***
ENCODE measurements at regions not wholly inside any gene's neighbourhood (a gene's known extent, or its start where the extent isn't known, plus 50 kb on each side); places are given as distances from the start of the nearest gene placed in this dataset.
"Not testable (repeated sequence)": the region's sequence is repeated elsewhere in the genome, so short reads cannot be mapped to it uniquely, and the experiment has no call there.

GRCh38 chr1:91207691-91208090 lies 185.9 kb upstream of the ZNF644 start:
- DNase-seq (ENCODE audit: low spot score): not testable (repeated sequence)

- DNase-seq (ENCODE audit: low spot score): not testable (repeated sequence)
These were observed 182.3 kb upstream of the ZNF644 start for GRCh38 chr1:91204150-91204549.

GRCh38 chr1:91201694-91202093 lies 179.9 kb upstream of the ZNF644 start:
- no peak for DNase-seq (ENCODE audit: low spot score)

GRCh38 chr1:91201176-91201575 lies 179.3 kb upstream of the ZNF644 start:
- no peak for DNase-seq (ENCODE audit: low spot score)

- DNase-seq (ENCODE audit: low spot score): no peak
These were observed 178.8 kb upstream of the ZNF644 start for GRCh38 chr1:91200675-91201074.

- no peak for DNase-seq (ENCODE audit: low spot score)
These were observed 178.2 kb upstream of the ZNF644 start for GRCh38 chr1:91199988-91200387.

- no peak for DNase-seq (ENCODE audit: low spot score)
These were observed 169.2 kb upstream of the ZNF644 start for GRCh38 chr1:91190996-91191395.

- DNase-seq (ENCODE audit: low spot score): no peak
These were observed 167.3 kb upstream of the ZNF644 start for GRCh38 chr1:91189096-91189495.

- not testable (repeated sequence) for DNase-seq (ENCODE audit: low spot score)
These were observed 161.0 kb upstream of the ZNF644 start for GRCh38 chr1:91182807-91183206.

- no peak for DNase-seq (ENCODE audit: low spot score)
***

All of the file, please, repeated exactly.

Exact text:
ENCODE measurements at regions not wholly inside any gene's neighbourhood (a gene's known extent, or its start where the extent isn't known, plus 50 kb on each side); places are given as distances from the start of the nearest gene placed in this dataset.
"Not testable (repeated sequence)": the region's sequence is repeated elsewhere in the genome, so short reads cannot be mapped to it uniquely, and the experiment has no call there.

GRCh38 chr1:91207691-91208090 lies 185.9 kb upstream of the ZNF644 start:
- DNase-seq (ENCODE audit: low spot score): not testable (repeated sequence)

- DNase-seq (ENCODE audit: low spot score): not testable (repeated sequence)
These were observed 182.3 kb upstream of the ZNF644 start for GRCh38 chr1:91204150-91204549.

GRCh38 chr1:91201694-91202093 lies 179.9 kb upstream of the ZNF644 start:
- no peak for DNase-seq (ENCODE audit: low spot score)

GRCh38 chr1:91201176-91201575 lies 179.3 kb upstream of the ZNF644 start:
- no peak for DNase-seq (ENCODE audit: low spot score)

- DNase-seq (ENCODE audit: low spot score): no peak
These were observed 178.8 kb upstream of the ZNF644 start for GRCh38 chr1:91200675-91201074.

- no peak for DNase-seq (ENCODE audit: low spot score)
These were observed 178.2 kb upstream of the ZNF644 start for GRCh38 chr1:91199988-91200387.

- no peak for DNase-seq (ENCODE audit: low spot score)
These were observed 169.2 kb upstream of the ZNF644 start for GRCh38 chr1:91190996-91191395.

- DNase-seq (ENCODE audit: low spot score): no peak
These were observed 167.3 kb upstream of the ZNF644 start for GRCh38 chr1:91189096-91189495.

- not testable (repeated sequence) for DNase-seq (ENCODE audit: low spot score)
These were observed 161.0 kb upstream of the ZNF644 start for GRCh38 chr1:91182807-91183206.

- no peak for DNase-seq (ENCODE audit: low spot score)